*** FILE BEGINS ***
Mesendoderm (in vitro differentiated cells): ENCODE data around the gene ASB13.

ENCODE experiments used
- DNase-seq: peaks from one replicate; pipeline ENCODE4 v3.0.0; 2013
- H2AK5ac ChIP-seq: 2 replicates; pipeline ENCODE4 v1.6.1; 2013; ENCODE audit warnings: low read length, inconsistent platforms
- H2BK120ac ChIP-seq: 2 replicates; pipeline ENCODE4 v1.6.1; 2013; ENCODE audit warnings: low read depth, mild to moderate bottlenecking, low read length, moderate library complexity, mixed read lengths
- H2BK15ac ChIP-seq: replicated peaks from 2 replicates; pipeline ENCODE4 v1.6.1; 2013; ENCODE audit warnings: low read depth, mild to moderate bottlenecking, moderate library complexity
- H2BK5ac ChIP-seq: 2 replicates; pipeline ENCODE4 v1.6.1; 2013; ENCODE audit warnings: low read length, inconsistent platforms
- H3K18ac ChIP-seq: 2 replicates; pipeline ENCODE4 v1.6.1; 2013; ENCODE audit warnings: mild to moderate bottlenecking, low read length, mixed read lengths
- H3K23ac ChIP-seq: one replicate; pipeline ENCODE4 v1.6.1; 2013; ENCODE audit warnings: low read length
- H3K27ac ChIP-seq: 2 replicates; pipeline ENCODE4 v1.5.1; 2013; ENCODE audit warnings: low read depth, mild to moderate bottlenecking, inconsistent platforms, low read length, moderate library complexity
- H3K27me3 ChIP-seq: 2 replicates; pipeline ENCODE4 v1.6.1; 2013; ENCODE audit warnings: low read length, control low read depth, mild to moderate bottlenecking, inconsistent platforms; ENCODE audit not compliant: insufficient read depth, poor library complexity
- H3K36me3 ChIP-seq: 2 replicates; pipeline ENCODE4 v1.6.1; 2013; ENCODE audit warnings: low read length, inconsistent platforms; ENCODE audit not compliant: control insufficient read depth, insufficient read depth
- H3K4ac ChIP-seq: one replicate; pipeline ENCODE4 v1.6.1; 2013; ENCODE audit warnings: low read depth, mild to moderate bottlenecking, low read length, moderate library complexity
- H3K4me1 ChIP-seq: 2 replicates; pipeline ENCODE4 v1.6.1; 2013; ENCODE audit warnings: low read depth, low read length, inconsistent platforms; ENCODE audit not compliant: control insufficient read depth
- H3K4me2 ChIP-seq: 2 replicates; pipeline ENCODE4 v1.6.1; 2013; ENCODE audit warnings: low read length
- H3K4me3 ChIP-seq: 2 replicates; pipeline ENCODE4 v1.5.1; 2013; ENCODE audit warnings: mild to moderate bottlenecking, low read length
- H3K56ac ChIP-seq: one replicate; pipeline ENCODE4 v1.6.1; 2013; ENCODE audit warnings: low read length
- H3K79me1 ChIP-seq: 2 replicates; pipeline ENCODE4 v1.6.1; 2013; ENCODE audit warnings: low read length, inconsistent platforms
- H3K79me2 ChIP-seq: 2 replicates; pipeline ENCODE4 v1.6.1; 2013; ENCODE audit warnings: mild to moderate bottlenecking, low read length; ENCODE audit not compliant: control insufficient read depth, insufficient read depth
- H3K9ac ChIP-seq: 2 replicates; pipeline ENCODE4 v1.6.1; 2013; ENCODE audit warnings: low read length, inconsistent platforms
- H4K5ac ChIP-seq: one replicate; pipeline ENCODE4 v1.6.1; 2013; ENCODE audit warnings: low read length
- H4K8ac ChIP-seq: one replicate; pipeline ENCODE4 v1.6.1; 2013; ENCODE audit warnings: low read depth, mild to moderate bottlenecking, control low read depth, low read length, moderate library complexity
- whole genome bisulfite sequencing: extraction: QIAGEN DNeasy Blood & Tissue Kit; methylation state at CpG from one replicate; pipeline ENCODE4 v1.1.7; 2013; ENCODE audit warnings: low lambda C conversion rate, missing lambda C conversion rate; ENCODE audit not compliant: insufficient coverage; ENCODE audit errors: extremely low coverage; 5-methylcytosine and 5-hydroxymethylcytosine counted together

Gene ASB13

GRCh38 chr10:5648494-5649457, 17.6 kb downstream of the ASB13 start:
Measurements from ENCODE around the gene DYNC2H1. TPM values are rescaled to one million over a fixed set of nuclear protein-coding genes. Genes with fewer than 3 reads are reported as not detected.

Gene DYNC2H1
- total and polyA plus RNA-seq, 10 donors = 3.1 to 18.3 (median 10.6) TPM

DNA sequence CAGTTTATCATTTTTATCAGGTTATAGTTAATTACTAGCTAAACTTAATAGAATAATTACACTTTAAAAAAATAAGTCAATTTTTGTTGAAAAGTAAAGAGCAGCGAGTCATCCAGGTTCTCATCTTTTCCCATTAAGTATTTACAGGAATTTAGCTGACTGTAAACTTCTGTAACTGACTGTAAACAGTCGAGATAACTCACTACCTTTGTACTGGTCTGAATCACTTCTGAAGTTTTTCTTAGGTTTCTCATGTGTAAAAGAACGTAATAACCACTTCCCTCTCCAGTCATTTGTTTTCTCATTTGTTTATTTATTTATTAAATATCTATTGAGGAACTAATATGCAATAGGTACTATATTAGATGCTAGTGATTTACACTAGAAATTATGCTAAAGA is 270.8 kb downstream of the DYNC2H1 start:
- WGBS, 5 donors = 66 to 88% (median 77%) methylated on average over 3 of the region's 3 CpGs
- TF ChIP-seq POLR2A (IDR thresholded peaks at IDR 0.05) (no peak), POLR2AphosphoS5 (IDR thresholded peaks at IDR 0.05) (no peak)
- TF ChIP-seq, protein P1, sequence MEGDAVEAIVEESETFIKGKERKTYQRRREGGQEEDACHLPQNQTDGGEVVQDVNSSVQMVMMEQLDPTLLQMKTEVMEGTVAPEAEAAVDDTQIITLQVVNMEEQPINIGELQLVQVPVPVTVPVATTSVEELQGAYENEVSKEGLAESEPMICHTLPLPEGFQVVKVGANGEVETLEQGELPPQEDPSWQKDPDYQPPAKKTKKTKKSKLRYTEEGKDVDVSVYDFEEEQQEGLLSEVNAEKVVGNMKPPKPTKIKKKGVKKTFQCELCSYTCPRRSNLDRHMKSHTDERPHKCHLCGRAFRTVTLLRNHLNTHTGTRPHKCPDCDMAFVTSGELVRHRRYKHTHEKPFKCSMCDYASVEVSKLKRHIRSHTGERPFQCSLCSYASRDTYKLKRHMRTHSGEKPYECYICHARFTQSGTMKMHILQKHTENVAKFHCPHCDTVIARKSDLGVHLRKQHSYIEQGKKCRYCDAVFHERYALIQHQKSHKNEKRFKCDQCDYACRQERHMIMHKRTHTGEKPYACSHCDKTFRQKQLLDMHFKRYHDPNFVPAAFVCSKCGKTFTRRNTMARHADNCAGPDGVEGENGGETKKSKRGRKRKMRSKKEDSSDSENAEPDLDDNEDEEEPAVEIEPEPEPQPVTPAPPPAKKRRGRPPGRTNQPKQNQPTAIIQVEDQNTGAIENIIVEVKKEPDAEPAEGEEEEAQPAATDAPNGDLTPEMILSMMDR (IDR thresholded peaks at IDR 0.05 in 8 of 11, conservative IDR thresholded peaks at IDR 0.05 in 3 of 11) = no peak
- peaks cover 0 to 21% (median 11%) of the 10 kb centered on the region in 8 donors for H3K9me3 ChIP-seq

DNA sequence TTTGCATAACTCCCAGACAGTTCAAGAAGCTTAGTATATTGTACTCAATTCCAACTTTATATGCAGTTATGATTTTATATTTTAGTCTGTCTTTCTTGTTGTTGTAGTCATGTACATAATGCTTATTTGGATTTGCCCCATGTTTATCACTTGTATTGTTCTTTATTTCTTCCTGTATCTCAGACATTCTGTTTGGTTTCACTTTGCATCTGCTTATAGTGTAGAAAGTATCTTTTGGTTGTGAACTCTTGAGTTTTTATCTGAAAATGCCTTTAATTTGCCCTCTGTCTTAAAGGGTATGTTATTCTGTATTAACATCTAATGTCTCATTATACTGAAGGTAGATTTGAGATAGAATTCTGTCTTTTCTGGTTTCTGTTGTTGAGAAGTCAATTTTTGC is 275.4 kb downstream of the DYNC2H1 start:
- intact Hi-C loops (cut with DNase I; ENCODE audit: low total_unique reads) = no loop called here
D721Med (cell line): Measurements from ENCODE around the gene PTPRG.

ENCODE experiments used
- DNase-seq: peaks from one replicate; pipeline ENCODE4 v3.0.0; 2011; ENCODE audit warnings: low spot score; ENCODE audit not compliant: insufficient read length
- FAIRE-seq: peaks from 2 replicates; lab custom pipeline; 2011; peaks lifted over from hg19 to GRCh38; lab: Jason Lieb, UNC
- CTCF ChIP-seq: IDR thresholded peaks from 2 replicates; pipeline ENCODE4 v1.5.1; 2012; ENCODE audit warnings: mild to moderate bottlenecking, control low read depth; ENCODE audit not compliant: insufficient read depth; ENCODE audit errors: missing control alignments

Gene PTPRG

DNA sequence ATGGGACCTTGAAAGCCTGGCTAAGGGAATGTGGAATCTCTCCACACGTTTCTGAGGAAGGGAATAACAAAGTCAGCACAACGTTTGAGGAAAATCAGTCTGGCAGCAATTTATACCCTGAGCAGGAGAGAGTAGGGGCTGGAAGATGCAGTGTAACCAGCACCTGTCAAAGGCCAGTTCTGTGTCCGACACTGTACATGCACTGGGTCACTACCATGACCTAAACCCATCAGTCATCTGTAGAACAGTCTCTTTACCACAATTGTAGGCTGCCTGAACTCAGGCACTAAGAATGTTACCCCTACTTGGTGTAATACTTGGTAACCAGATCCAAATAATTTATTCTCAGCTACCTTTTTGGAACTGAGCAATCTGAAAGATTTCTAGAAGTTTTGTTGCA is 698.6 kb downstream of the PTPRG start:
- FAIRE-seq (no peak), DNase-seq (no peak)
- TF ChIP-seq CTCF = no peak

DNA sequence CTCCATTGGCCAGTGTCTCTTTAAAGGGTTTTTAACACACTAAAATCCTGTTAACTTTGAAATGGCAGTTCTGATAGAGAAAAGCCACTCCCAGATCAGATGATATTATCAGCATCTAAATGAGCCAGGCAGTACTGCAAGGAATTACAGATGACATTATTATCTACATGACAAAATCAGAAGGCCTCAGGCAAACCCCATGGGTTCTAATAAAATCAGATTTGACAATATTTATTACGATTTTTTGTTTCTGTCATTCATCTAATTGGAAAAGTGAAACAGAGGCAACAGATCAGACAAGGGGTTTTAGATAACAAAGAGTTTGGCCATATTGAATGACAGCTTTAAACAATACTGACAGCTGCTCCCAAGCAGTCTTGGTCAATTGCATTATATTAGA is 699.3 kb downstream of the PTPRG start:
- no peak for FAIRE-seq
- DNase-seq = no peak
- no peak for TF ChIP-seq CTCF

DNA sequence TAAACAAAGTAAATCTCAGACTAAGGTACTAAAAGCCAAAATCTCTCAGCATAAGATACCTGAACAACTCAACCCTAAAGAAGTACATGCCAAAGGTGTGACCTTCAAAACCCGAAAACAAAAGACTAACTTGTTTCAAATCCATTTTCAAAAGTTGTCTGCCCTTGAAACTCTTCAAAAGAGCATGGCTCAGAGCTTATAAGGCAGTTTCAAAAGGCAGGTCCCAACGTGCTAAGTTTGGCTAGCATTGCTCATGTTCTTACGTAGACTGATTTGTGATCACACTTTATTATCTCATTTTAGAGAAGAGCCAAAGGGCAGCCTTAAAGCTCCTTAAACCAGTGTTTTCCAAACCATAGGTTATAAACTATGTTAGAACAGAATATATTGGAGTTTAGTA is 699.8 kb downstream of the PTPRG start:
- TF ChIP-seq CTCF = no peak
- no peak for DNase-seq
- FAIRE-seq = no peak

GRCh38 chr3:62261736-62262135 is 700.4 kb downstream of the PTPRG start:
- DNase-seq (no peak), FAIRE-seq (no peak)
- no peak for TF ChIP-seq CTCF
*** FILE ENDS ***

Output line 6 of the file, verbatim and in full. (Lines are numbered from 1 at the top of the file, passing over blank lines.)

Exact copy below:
- H2BK15ac ChIP-seq: replicated peaks from 2 replicates; pipeline ENCODE4 v1.6.1; 2013; ENCODE audit warnings: low read depth, mild to moderate bottlenecking, moderate library complexity